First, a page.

Cited 16 times since 2014 (2.7 per year) source: Scopus Netherlands heart journal : monthly journal of the Netherlands Society of Cardiology and the Netherlands Heart Foundation, Volume 22, Issue 9, 01 September 2014, Pages 363-369 Normal and abnormal development of the aortic wall and valve: correlation with clinical entities. Grewal N, DeRuiter MC, Jongbloed MR, Goumans MJ, Klautz RJ, Poelmann RE, Gittenberger-de Groot AC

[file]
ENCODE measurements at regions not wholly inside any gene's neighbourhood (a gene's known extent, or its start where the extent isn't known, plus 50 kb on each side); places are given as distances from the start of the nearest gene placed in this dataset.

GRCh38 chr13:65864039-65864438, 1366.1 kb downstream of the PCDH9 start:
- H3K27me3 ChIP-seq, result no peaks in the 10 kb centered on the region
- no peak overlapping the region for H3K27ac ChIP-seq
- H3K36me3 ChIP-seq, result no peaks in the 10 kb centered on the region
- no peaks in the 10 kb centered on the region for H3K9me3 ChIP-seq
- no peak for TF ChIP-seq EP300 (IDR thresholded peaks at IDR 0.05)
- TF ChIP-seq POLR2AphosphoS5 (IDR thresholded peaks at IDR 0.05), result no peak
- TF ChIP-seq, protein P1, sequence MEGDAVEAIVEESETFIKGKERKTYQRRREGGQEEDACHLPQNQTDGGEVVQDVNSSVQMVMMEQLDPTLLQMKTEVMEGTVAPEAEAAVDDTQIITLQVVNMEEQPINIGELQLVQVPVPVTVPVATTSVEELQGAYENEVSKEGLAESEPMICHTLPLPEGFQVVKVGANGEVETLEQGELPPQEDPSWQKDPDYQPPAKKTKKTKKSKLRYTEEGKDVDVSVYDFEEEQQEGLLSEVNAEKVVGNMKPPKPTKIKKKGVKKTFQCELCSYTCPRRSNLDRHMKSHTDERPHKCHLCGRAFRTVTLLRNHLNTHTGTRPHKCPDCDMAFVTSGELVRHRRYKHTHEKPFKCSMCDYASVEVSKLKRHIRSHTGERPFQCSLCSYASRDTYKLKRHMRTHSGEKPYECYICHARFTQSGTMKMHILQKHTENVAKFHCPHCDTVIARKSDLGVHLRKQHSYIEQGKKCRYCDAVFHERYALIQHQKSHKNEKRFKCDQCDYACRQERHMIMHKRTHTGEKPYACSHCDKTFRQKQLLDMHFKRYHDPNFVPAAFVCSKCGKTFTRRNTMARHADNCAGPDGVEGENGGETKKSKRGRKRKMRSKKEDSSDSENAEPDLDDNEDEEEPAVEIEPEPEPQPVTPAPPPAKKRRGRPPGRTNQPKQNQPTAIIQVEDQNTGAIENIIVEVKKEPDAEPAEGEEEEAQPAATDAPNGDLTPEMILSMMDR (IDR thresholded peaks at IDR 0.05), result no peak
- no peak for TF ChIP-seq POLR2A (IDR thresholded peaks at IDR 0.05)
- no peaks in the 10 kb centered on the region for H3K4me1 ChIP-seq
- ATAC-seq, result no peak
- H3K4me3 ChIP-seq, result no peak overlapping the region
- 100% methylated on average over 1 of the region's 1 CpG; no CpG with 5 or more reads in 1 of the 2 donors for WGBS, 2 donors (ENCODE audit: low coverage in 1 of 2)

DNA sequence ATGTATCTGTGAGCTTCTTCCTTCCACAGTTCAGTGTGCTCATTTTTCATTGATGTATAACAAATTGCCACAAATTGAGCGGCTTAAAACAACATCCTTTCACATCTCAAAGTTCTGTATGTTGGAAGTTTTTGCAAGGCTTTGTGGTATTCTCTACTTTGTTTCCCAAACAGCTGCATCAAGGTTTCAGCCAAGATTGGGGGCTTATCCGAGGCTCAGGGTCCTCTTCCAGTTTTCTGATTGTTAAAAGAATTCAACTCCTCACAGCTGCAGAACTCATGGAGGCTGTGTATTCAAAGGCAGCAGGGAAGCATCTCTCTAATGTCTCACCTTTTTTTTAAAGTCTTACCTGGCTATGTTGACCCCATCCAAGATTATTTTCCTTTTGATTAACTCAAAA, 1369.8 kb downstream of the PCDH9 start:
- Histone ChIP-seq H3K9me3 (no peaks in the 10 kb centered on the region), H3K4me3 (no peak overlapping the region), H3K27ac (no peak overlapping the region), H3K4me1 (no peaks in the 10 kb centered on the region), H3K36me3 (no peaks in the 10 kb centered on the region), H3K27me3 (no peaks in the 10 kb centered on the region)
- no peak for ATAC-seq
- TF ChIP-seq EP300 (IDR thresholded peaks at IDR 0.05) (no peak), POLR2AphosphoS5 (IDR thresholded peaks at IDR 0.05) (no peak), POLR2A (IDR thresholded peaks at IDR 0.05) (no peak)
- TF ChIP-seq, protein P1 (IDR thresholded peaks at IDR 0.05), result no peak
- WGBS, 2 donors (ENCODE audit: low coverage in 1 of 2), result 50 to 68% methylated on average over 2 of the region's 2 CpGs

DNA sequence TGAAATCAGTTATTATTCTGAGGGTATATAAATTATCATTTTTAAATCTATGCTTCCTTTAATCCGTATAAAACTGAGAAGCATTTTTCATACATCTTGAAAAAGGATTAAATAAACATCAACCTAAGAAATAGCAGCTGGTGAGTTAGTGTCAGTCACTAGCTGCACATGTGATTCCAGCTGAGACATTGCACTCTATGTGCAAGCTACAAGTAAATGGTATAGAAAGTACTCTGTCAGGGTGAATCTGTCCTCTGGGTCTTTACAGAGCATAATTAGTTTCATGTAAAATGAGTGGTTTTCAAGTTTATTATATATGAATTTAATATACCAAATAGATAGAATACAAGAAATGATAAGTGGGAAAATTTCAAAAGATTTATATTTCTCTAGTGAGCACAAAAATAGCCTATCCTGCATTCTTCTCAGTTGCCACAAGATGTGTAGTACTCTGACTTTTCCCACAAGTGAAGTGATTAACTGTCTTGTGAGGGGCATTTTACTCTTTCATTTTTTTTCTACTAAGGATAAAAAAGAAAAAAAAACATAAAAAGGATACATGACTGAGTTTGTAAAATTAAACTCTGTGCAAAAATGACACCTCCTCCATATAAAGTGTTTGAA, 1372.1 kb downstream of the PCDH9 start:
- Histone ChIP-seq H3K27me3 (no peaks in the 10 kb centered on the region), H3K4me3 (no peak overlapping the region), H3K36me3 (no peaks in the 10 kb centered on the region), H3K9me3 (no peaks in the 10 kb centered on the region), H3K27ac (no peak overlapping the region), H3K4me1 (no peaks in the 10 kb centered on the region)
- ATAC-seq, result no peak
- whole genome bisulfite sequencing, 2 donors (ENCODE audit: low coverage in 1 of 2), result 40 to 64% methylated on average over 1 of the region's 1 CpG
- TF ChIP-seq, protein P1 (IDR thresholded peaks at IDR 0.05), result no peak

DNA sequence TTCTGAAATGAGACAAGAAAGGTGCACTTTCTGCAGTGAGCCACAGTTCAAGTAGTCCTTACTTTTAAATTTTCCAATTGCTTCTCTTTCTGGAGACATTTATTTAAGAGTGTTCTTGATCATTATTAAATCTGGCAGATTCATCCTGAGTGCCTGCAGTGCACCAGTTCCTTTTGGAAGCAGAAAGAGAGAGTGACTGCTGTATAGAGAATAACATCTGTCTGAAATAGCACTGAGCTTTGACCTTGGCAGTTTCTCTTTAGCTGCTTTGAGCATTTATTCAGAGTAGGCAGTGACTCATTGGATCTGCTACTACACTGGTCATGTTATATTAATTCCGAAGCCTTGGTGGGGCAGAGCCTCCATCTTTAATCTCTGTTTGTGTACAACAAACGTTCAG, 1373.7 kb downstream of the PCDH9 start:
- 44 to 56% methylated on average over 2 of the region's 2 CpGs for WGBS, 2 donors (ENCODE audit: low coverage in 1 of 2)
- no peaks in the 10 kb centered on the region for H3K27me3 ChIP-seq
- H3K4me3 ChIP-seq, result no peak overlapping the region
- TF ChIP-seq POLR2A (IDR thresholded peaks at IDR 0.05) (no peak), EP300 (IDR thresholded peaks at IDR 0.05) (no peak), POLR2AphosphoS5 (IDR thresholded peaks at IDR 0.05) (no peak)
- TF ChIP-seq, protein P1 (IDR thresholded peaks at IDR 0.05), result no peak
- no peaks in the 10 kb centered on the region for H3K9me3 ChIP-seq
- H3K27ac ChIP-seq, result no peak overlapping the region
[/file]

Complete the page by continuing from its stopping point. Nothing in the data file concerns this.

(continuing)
Dilation of the wall of the thoracic aorta can be found in patients with a tricuspid (TAV) as well as a bicuspid aortic valve (BAV) with and without a syndromic component. BAV is the most common congenital cardiovascular malformation, with a population prevalence of 0.5-2 %. The clinical course is often characterised by aneurysm formation and in some cases dissection. The non-dilated aortic wall is less well differentiated in all BAV as compared with TAV, thereby conferring inherent developmental susceptibility. Furthermore, a turbulent flow, caused by the inappropriate opening of the bicuspid valve, could accelerate the degenerative process in the aortic wall. However, not all patients with bicuspidy develop clinical complications during their life. We postulate that the increased vulnerability for aortic complications in a subset of patients with BAV is caused by a defect in the early development of the aorta and aortic valve. This review discusses histological and molecular genetic aspects of the normal and abnormal development of the aortic wall and semilunar valves. Aortopathy associated with BAV could be the result of a shared developmental defect during embryogenesis.